Matthew 7:12 is often called "The Golden Rule," and indeed it is the golden rule. It doesn't just forbid malice, revenge, and cheating, it settles a hundred difficult points which in a world like we live in today is continually arising between people. It prevents the necessity of laying down endless rules of conduct to meet each specific problem. It shows us a balance and a measure by which everyone may see his duty and know how to handle any given situation. Is there a thing we don't want our neighbor to do to us? Then let us always remember that we ought not do that to him. Is there a thing that we would like our neighbor to do for us? Then this is what we must do for him.

Of course none of us are perfect in this, but we must always be striving for perfection. There will be failures on our part. There will be times when we will give in to the temptation to retaliate. But we must seek forgiveness both from God and those we have wronged (even if they are our enemies) when we fail to follow this great rule, and then set about to try and do better.


Perhaps one of the greatest illustrations of the golden rule (apart from what Christ did for us) is the parable of the good Samaritan in Luke 10:25-37 . Here is an account of a man who was on a journey from Jerusalem to Jericho. The Bible says that he fell among thieves who stripped him of his clothing, wounded him, and left him half dead. A certain priest came down the road by chance, and saw him and passed by on the other side. Likewise a Levite, when he arrived at the place, came and looked, and passed by on the other side. But a certain Samaritan, came where he was, had compassion on him; bandaged his wounds pouring on oil and wine; put him on his own animal; and brought him to an inn and took care of him. But not only did he do this, on the next day before he left to continue on his journey, he gave money to the inn-keeper and told him to take care of him and that if it took more money than he had given him, he would repay him. Jesus ask the lawyer who had asked him the question, "So which of these three do you think was neighbor to him who fell among the thieves? And he said, 'He who showed mercy on him.' Then Jesus said to him, 'Go and do likewise.'"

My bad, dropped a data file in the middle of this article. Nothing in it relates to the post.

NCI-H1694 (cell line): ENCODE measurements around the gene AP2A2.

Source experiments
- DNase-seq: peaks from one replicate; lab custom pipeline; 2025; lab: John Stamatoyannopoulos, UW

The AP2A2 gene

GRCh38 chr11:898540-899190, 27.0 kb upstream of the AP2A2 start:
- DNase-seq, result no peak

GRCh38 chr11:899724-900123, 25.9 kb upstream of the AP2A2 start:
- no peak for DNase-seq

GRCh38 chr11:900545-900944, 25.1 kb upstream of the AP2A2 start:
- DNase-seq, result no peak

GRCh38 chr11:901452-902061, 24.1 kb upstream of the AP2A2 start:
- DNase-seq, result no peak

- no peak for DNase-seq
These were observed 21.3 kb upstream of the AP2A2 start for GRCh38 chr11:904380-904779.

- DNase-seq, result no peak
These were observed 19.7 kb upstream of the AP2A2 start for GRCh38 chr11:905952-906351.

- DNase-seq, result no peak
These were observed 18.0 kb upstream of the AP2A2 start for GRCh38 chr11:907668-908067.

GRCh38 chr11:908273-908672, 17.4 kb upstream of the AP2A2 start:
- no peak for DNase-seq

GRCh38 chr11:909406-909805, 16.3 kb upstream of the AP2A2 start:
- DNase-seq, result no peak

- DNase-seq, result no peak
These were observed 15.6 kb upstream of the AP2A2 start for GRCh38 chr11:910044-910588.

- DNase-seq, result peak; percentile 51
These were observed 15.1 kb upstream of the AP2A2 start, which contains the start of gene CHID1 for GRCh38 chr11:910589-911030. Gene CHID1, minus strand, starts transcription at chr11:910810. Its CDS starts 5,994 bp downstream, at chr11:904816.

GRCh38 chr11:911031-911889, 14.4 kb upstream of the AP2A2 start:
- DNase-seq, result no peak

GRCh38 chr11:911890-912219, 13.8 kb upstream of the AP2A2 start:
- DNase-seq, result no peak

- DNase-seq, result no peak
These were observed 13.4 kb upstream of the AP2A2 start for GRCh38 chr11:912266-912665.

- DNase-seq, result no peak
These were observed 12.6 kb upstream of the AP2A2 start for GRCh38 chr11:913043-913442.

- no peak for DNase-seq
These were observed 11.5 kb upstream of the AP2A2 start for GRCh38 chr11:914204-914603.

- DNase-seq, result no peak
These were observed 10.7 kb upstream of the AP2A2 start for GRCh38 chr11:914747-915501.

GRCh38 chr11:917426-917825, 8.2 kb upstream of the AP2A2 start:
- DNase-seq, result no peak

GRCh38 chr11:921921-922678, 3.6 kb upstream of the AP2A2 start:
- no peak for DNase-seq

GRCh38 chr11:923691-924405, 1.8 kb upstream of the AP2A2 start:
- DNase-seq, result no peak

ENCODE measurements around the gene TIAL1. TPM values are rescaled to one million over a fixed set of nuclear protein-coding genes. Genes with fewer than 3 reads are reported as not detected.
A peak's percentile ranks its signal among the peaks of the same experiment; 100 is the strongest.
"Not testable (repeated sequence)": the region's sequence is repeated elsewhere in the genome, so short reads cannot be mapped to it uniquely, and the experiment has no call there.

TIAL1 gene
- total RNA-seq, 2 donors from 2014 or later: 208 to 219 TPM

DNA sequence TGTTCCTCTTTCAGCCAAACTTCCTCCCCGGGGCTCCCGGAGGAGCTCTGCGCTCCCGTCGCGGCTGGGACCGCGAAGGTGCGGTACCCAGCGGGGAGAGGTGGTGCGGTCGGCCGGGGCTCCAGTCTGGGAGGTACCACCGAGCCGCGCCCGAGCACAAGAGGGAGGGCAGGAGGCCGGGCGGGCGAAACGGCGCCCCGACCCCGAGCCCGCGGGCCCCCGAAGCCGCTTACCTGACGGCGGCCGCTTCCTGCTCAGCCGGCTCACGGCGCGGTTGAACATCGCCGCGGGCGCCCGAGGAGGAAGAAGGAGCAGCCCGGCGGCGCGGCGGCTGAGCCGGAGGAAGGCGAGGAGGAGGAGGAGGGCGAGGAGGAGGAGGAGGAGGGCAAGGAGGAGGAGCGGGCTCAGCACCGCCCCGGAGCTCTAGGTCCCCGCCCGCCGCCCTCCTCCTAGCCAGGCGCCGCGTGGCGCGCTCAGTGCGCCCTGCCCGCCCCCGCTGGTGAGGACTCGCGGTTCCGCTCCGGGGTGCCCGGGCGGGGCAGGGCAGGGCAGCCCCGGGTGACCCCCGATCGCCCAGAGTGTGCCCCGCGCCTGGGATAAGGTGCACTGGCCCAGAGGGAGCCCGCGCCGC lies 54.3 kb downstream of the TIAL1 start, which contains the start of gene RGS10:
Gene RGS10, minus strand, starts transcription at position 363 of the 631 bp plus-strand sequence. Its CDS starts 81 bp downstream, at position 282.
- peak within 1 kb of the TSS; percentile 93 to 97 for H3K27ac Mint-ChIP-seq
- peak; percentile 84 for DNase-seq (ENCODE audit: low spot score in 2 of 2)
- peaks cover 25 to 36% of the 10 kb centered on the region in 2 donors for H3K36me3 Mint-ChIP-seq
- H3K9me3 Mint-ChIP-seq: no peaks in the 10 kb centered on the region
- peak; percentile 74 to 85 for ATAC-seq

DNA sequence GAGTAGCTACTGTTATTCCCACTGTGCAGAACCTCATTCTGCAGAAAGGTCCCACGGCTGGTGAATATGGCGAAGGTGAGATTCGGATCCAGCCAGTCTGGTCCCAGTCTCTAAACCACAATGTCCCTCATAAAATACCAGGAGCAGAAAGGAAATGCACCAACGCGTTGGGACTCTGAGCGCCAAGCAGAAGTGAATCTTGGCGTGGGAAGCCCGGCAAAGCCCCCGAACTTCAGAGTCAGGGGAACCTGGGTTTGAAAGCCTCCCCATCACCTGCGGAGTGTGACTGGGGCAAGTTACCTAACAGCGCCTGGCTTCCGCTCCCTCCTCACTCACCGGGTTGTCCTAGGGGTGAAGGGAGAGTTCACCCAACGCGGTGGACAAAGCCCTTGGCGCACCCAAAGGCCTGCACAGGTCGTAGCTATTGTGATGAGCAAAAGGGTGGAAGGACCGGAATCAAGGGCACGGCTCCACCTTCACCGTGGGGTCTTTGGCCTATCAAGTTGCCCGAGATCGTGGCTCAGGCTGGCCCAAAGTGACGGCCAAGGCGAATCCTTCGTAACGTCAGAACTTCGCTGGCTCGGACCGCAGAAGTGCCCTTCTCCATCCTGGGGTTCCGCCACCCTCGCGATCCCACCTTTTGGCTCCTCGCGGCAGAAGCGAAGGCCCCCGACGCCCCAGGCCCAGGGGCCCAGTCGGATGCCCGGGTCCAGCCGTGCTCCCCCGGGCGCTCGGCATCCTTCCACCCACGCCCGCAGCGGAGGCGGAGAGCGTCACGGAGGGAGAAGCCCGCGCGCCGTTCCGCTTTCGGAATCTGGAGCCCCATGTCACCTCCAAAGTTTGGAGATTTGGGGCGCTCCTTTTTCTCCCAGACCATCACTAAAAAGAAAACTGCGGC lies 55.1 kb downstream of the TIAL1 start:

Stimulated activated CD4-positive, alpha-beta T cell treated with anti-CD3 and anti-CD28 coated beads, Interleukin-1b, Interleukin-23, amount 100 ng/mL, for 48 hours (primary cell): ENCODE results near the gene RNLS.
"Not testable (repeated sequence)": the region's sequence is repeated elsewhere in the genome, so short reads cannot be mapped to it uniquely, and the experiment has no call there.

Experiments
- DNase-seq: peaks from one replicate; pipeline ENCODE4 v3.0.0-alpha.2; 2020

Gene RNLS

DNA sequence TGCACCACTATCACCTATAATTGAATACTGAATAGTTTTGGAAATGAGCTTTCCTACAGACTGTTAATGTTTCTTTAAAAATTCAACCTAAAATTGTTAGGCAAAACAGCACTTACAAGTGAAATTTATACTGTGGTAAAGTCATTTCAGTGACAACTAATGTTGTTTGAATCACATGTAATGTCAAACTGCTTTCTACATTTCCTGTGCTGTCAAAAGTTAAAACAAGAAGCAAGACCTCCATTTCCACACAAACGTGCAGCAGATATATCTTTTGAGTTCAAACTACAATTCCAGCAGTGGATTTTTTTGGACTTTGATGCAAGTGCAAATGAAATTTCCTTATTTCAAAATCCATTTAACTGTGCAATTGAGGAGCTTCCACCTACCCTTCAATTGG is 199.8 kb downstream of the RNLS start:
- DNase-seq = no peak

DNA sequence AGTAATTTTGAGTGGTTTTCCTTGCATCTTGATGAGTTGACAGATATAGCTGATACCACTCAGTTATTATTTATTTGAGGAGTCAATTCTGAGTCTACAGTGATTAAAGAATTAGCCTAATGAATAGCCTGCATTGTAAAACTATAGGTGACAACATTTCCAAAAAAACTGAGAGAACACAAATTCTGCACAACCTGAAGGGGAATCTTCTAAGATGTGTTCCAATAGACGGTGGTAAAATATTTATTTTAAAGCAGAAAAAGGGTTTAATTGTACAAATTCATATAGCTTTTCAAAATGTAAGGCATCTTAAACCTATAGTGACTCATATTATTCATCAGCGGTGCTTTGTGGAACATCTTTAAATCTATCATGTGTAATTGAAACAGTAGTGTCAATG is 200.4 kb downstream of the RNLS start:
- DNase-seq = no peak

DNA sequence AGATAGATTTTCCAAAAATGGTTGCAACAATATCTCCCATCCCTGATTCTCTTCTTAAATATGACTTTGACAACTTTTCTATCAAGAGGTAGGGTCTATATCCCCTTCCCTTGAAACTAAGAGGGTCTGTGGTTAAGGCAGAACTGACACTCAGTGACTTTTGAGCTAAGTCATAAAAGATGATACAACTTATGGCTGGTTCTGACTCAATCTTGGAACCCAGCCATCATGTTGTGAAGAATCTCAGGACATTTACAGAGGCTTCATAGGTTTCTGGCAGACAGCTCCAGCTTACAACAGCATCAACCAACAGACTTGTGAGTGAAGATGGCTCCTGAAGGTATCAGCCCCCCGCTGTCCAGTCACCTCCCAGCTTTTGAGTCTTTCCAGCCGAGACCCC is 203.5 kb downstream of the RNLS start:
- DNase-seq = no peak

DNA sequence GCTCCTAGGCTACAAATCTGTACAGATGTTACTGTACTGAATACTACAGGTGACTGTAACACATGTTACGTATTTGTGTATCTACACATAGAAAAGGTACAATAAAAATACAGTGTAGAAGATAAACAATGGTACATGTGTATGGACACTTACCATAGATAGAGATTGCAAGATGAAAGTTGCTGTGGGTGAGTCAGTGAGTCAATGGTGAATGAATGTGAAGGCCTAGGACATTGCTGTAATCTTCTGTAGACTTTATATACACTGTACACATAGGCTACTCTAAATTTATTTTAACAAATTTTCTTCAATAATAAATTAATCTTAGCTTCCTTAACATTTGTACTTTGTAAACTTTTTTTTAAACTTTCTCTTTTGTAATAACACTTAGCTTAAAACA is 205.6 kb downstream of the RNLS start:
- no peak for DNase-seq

This parable certainly illustrates the golden rule. I don't think we would do any harm to the text by saying that Jesus could just as well have asked, "which of these three do you think followed the golden rule in reference to him who fell among thieves?", because that's what the Samaritan did. If the priest and the Levite had been the ones stripped, robbed, beaten and left half dead, wouldn't they have wanted someone like the Samaritan to come along? Someone who would treat others like he wanted to be treated? Someone who had compassion? Certainly they would, and everyone of us would, wouldn't we? But they certainly did not follow the golden rule, did they, because they did not do for the man who was robbed what they would want someone to do for them if they were in that situation.

But the Samaritan did exactly what he would want someone to do for him if he had been in that terrible situation. And that's what Jesus wants us to do. He wants us to practice the golden rule in every area and situation of life. It's perhaps one of the ultimate challenges to follow this rule as we live in this world, because we want revenge -- we want to retaliate -- we want to question motives and speculate negatively about situations and about how people treat us.